There are plenty of wins happening across the world in the fight to get bank to stop funding fossil fuel projects. Here’s a few of the biggest:
Pressure on Crédit Agricole
Right now, French banking giant Crédit Agricole lends billions of dollars a year to fossil fuel companies. Since 2016, they’ve bankrolled fossil fuel companies to the tune of $75 billion. That’s right, BILLION. But thanks to pressure from activists, customers and shareholders, they’re being forced into a change.
Crédit Agricole is reducing the emissions they’re financing by 30% 30% by 2030, and they’re drawing up plans for ending their funding of fossil fuels all-together! It gets better. They’re also committing to cutting their funding to car companies building pollution heavy cars by 50%.
A target like this was unthinkable 5 years ago. It’s only possible due to incredible tonnes of pressure built up over years, mainly by the tremendous campaigners at Reclaim Finance. And they’re in the news.
[BREAKING] @CreditAgricole announced its target to reduce CO2 emissions from oil & gas financing by 30% by 2030👏
The bank must now cement this ambition by becoming the first French bank, as it was on coal, to end support for new oil & gas fields.
— Lucie Pinson (@Lucie_Pinson_) June 22, 2022
Handelsbanken – setting the standard
From A french banking giant, to a Swedish one. Handelsbanken is doing something no other big Nordic bank has done. They’re ending all new lending to any oil and gas company that isn’t planning to stop fossil fuel exploration – that means drilling for NEW oil and gas reserves. It’s another win that will stop billions of pounds going into the pockets of fossil fuel companies.
No exceptions are made for companies that expand their extraction or are involved in Arctic oil or gas extraction, deep-sea extraction of oil or gas, oil sands, oil shale, heavy crude oil, shale oil, shale gas and extraction by hydraulic fracturing, so-called fracking ❤️❤️❤️
This also piles a tonne of pressure on to Danske Bank – the biggest nordic bank. The timing couldn’t be better. Nordic campaigners called out each of the board members at Danske Bank by full name in a major newspaper, asking them to show climate leadership. This Friday, the Chairman of the board replied that they will be the leading bank on sustainable finance in the Nordic region, while continuing to finance fossil fuels 😡.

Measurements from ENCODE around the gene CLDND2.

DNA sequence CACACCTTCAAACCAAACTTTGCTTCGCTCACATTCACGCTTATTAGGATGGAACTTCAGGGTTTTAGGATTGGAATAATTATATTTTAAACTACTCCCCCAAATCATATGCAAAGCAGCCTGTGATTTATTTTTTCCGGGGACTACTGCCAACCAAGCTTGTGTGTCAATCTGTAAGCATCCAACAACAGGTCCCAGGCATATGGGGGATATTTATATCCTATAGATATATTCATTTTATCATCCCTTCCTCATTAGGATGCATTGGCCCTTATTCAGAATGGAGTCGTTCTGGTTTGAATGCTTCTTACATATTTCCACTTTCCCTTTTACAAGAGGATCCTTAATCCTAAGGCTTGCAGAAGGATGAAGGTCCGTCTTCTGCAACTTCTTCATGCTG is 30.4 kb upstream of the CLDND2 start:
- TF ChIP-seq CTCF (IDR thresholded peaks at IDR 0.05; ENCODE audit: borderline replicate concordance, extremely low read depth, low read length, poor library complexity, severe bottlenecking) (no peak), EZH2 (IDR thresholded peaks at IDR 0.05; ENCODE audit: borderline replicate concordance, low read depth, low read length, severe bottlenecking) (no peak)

Ironically, this happened the exact same day that Handelsbanken launched its new policy and became the climate leader of the region. Cue campaigners piling on to embarrass Danske Bank 🙂
The Nordic bank ‘Handelsbanken’ shows climate leadership
It will stop new financing of companies that are expanding their oil and gas extraction
— Eigil Johannisson (@Eigiljo) June 14, 2022
Awesome work from campaigners at Mellemfolkeligt Samvirke!
The UN rule that bank CEOs hate
The world’s biggest fossil fuel banks are part of a climate group called GFANZ (Glasgow Financial Alliance for Net Zero). To be in the group you have to commit to reducing the billions you pour into fossil fuels. Here’s the problem: almost all of the major banks in GFANZ are doing the opposite. They’re continuing to lend billions of dollars to fossil fuel companies, whilst shouting about how green they are: “look, we’re in GFANZ! We must care about the environment”. And no, GFANZ are not throwing them out.
This is on the verge of radically changing. The rules of joining GFANZ are changing. Before, all a bank had to do was commit to reducing fossil fuel funding and release a few weak targets. Now, new rules mean that banks are required to restrict and end all funding for fossil fuels (starting with restricting NEW fossil fuel drilling) if they want to be classed as net-zero, and remain in GFANZ.
This is still up in the air. But the ratchet is turning on big banks choosing to pile cash into fossil fuels. And we won’t stop until they’re out.
Added bonus: Rotterdam Climate March
Last week, people from across the Netherlands flooded to Rotterdam, demanding an end to funding for fossil fuel companies. Hundreds of people turned out to shine a light on a wide range of climate finance issues. Like Dutch bank ING, funding a tonne of different fossil fuel companies and projects. It includes players like Total, who are funding the devastating EACOP pipeline. And giant pipelines like TMEP, which is violating indigenous land in Canada.